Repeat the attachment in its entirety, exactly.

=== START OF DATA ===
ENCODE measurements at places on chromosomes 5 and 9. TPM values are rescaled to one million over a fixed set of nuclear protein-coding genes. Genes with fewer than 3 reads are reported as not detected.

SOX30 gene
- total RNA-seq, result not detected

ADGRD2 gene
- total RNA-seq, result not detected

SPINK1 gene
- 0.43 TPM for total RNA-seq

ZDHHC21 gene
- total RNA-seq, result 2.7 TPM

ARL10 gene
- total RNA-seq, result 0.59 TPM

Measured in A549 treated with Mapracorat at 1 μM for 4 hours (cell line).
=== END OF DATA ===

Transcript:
ENCODE measurements at places on chromosomes 5 and 9. TPM values are rescaled to one million over a fixed set of nuclear protein-coding genes. Genes with fewer than 3 reads are reported as not detected.

SOX30 gene
- total RNA-seq, result not detected

ADGRD2 gene
- total RNA-seq, result not detected

SPINK1 gene
- 0.43 TPM for total RNA-seq

ZDHHC21 gene
- total RNA-seq, result 2.7 TPM

ARL10 gene
- total RNA-seq, result 0.59 TPM

Measured in A549 treated with Mapracorat at 1 μM for 4 hours (cell line).